We asked women with disabilities what their daily life looks like during the pandemic. What they go through from morning to evening, what activities keep them busy, what they talk about with themselves or other members of the household, what changed in their daily routine, what their greatest obstacles under the new circumstances are and how they overcome them, what aspects of their character help them or make it more difficult to cope with the situation, what their sources of support are, if there is a good side to what is going on, what new things they have discovered about themselves during the state of emergency, how isolation affects their relations with others, what makes them angry, are their days in isolation too long or too short, what is the first thing they will do when this is over…? This is how the instant column Quarantine Notes on the Disability Portal came to be. Below are the notes of Ljilja Slišković, sportswoman and activist for rights of persons with disabilities. Ljilja is the only wheelchair user from Žepče (Bosnia and Herzegovina) and one of the two women with disabilities in the world who dived in extreme conditions-under ice.
My days in isolation are just like any other day before covid. Maybe I’m a bit sarcastic, but that’s generally what the everyday life of persons with disabilities looks like. I don’t know how silly this may sound to some, but it’s not far from the truth. As an active and social person, I miss people a little, I miss escaping into changes of this everyday life.
I start my mornings with coffee, of course, and a bit more nicotine than usual. I think about how to use the day in the best possible way, because regardless of the situation, each new day has its own magic. I live in the country and every morning I take my coffee watching nature waking up. Just as isolation didn’t stop nature running its course, so I need to accept this new way of life and find a bright spot in all this. It’s not the first time my life has changed from the root, and still it will all pass.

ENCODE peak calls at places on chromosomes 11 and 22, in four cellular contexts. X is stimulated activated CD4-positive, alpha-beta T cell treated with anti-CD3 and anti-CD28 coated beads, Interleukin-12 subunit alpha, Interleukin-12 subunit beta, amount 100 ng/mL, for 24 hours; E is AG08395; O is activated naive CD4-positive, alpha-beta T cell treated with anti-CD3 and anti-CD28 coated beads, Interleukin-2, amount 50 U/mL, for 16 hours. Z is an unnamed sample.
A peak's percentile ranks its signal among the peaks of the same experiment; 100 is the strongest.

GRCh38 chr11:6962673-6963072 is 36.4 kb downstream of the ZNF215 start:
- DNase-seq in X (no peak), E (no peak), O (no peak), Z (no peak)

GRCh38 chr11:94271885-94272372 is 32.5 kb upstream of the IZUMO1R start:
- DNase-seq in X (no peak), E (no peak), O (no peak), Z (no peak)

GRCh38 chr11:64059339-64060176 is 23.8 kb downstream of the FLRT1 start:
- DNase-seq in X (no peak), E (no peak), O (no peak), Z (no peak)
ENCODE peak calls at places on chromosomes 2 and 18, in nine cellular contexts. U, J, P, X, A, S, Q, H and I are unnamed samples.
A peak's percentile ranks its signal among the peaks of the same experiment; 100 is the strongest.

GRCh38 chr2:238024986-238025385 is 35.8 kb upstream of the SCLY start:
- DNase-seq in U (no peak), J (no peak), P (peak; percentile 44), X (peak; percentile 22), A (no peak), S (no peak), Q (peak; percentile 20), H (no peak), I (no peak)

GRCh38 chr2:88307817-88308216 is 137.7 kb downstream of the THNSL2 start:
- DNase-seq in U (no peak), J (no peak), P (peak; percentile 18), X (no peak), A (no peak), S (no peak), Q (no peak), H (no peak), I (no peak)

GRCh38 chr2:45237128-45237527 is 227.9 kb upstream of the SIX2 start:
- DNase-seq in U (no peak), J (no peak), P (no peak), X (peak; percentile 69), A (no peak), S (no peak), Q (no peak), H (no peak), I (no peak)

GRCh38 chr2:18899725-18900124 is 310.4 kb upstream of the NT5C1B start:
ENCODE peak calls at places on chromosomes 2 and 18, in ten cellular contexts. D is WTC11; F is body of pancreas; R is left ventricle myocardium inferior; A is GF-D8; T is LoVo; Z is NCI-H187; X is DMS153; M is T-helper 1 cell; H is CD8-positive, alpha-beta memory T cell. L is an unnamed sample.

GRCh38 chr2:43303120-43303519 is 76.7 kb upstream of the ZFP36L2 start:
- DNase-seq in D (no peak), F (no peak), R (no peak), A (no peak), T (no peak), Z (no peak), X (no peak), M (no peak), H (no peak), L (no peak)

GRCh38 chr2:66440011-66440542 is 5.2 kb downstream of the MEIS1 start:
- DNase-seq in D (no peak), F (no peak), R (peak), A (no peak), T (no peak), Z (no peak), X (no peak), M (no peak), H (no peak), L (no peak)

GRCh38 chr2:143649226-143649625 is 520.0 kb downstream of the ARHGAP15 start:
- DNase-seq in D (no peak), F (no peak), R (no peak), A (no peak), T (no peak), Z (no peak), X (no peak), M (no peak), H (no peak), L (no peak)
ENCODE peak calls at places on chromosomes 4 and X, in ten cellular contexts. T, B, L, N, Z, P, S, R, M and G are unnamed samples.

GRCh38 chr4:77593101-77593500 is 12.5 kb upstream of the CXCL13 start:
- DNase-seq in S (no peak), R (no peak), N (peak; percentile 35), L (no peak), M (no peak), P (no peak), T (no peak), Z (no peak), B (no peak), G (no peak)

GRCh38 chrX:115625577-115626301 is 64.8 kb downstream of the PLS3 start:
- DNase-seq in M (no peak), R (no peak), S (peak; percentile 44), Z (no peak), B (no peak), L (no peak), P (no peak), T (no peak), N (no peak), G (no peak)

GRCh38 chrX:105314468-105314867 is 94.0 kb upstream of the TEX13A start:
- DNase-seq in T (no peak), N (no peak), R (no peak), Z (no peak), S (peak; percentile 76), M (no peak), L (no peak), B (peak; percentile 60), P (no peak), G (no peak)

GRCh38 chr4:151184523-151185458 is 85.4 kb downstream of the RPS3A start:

I live with my mother who is 63, three nephews and sister-in-law. Life in a village gives us some freedom. We have animals to take care of, my mother takes care of them mostly. I am in charge of the children while my sister-in-law is at work. I have breakfast with them, I plan what we will have for lunch and do other housework, like a real housewife, which I usually never like doing.
To break the routine, I decided to sew masks in my free time, for children and adults, on a voluntary basis, for friends and for all those who need them. In conversations with different individuals, I heard that this is nonsense, as masks don’t protect, so it’s best just to sit around and be a smart aleck. It’s better to have some protection than none! It doesn’t discourage me, I keep on working, regardless of what others think. When I got really stiff from working on the machine and sewing, I asked my friend from Banja Luka to record some exercises for me so that I could stretch. I do them regularly at least once a day, they’re really useful and I would recommend everyone who sits for a long time to activate themselves this way. In the afternoons, I take a stroll in the wheelchair, some two kilometers. Just to note, it’s all uphill, so after the isolation I will look like a female Rambo. The kids and I put up a darts board in the garage, and we practice. They spend a lot of time playing different games because they can go outside. We’re here alone, we don’t have contact with other people, so we are really staying in isolation.